LED lights are great. They’re more energy efficient than incandescents, they provide better quality light than sodium and tungsten lamps and they’re less prone to failure than fluorescents. (Although Hollywood movies will never look the same.) The City Of Sydney has installed over 4000 LED globes in city street lights so far, and the results speak for themselves.
— City of Sydney (@cityofsydney) October 31, 2014
Those 4100 LED lights installed since March of 2012 have lowered the city’s energy costs by more than a third; since public lighting itself accounts for more than a third of the entire energy bill that’s a pretty significant dollar saving. $370,000 has been saved thanks to the switch over to LED lights, which consume a fraction of the power of alternatives and have a much longer lifespan, massively reducing overheads for replacement globes and maintenance work.
LED lighting also appears brighter than existing tungsten or sodium lamp lighting because it produces light over a broader range of the colour spectrum, looking closer to daylight — which itself covers the entire colour spectrum and is the light that we’re most used to seeing. The lights have been installed all across the City’s residential and commercial areas including Newtown and the new developments at Zetland; on the back of the work the NSW government is encouraging other councils across the state to consider switching too.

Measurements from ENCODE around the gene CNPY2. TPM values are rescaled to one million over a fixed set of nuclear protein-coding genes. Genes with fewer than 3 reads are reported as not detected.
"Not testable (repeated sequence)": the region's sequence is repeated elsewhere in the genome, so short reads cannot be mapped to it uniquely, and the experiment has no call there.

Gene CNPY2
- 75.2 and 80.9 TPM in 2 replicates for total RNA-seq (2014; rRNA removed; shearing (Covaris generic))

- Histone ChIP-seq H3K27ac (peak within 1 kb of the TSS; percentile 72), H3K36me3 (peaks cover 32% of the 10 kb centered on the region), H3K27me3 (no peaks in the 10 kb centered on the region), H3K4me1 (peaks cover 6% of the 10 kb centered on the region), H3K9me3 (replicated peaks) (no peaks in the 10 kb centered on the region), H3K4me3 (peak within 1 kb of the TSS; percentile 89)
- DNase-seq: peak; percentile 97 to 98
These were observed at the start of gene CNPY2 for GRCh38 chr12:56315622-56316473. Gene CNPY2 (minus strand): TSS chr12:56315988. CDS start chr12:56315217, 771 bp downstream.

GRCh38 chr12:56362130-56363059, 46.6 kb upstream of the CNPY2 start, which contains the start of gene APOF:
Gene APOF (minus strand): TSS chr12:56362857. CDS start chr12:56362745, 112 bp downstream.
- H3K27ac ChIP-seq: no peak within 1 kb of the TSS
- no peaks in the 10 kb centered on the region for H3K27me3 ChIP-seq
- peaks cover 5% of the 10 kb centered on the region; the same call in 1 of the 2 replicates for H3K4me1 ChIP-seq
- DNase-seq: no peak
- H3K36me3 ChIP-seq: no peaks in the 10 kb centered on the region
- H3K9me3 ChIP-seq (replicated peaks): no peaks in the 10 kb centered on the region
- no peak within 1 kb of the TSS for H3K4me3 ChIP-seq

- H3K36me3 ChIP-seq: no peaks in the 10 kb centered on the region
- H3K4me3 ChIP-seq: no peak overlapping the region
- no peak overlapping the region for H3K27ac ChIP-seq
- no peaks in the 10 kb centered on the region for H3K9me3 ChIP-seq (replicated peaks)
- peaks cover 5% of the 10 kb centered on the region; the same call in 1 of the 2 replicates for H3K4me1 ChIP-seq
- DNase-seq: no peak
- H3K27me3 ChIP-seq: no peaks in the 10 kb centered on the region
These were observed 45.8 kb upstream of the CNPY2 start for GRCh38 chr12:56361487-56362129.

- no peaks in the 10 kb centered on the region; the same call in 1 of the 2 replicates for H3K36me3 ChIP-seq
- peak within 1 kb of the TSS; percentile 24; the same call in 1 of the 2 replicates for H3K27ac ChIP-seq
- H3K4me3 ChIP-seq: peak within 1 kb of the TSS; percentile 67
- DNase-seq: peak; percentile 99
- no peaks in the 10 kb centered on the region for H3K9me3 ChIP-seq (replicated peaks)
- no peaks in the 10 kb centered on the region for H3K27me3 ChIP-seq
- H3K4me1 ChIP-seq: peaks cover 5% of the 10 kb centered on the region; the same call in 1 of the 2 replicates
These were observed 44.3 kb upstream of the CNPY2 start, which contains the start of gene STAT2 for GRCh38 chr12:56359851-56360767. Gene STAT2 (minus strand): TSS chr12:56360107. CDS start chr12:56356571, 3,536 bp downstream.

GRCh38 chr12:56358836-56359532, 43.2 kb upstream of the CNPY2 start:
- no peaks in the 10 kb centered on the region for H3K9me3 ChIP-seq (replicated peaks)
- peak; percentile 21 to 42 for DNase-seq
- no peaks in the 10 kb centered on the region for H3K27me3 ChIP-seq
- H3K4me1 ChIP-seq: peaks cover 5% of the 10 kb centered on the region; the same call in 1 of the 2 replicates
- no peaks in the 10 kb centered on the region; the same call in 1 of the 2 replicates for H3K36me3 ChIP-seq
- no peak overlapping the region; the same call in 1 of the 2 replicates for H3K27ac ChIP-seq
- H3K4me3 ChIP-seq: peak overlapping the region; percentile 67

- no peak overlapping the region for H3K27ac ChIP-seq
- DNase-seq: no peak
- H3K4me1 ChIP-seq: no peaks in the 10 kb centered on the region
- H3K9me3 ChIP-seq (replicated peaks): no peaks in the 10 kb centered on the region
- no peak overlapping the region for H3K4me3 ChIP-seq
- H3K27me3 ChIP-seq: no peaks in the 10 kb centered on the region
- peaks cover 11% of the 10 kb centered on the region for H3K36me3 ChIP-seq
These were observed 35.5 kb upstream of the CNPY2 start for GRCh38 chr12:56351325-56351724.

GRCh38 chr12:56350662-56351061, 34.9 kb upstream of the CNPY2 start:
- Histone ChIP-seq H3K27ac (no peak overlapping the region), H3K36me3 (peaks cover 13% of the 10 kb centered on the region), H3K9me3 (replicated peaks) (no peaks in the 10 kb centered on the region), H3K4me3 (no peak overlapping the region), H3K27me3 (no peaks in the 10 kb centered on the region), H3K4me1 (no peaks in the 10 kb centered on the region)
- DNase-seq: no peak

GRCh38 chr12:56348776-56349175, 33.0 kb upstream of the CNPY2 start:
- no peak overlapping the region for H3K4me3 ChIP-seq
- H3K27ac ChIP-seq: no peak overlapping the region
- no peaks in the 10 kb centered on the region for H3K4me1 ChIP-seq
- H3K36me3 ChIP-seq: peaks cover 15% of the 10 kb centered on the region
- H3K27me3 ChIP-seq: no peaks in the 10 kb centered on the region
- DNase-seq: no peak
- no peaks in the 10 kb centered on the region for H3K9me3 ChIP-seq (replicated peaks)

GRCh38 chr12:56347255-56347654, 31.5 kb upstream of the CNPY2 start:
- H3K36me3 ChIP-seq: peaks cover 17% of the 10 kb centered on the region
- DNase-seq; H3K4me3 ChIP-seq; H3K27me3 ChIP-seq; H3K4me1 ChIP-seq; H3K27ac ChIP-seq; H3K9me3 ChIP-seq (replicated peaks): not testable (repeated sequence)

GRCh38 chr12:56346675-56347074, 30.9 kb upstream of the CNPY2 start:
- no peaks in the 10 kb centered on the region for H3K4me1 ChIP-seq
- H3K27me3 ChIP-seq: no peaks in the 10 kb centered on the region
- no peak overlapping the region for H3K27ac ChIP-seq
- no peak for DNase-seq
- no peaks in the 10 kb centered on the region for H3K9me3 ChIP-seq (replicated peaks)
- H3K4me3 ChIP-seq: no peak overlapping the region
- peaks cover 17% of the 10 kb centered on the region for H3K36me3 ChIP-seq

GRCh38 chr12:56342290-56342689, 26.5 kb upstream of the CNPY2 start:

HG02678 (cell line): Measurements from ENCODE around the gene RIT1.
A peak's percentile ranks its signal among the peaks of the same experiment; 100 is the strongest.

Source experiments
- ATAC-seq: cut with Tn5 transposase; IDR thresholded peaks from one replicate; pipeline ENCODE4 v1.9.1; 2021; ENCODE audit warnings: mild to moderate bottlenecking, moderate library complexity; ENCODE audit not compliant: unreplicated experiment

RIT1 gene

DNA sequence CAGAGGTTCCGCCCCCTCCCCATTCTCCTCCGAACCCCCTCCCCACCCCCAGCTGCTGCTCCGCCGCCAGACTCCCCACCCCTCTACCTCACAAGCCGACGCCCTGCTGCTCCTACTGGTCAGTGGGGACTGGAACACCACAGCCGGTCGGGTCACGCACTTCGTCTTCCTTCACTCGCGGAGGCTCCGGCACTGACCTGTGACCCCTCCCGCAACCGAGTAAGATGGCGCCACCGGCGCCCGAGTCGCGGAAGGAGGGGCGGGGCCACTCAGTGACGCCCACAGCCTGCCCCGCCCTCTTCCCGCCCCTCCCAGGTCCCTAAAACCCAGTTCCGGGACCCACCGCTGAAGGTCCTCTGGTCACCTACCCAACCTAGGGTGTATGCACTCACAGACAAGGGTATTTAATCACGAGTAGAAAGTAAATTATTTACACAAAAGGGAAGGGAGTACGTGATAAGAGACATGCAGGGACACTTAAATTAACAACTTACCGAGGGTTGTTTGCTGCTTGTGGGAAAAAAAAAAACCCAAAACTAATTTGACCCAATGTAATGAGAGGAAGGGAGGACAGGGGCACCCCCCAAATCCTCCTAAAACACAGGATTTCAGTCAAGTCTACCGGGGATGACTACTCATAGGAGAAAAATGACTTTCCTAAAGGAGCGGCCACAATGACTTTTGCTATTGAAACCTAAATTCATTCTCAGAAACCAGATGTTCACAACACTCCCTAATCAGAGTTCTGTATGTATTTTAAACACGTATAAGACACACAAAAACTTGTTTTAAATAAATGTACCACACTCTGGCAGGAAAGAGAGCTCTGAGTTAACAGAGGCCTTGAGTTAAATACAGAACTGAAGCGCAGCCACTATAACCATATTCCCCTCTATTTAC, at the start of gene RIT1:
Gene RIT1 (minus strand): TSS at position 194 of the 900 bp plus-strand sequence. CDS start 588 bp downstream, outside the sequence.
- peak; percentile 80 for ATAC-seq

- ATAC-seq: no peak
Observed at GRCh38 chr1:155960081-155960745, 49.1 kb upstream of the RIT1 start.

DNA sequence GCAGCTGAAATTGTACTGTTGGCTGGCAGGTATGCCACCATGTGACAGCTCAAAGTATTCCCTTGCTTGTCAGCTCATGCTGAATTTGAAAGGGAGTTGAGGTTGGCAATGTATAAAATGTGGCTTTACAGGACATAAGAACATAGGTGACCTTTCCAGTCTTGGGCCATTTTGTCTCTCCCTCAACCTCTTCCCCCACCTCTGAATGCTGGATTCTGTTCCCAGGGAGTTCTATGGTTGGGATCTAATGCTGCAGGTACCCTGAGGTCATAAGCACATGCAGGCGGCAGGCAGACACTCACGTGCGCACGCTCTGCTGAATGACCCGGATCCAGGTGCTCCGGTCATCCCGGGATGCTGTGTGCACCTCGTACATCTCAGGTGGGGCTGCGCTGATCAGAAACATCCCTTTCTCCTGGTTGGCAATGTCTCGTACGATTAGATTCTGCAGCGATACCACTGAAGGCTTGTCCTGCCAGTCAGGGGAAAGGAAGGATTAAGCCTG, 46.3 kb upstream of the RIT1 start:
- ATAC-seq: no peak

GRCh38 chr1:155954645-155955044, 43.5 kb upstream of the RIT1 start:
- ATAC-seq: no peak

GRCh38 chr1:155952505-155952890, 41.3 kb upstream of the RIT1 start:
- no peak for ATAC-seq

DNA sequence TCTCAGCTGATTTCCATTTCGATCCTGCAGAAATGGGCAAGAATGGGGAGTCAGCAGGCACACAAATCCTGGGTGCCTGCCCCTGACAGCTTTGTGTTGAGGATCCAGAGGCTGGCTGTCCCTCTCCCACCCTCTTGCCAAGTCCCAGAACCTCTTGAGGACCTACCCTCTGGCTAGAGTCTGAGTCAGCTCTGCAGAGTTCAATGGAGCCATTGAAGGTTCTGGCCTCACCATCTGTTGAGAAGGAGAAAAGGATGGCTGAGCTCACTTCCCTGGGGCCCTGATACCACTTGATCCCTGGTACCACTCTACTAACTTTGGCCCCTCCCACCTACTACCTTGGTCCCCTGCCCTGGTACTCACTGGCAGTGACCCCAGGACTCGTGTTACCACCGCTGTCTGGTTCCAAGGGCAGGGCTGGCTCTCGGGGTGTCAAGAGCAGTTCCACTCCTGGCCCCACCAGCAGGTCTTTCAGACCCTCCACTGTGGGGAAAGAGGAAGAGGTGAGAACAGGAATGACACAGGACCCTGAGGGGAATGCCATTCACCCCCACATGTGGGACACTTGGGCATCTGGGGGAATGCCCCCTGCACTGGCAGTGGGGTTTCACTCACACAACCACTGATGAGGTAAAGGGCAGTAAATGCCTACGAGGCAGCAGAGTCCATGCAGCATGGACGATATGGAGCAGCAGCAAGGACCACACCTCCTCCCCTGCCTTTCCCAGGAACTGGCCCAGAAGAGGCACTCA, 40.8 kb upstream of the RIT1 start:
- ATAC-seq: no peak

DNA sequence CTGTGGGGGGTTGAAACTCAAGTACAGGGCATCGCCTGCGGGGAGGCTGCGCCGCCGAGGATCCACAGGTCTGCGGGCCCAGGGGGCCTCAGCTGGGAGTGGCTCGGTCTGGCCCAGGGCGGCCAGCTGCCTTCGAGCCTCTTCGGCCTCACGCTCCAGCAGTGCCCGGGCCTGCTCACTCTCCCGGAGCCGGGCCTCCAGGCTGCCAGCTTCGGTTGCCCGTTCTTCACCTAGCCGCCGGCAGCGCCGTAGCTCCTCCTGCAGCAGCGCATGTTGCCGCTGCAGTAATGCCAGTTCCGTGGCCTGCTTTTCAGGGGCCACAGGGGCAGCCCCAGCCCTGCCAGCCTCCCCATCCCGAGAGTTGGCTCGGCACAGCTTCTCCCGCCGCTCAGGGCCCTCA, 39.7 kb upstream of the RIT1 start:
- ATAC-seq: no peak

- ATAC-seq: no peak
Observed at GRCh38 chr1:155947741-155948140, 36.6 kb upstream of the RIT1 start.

The City of Sydney has 22,000 street lights across its local government area; while 13,500 are the responsibility of the City’s energy partner Ausgrid that leaves 8500 globes under the ownership of the City. A full 6500 are set to be swapped over to LED, and with 4100 complete nearly half are already there at this current milestone.
The City got a gong recently at the 2014 Institute Of Public Engineering Australasia awards, recognising its groundbreaking work in energy efficiency and greening — as well as the changes to street lights and the push for pan-city smart power usage, it has tried some pretty out-of-left-field ideas like installing lighter-coloured tarmac to reduce heat-soak and combat the effects of climate change. [City Of Sydney]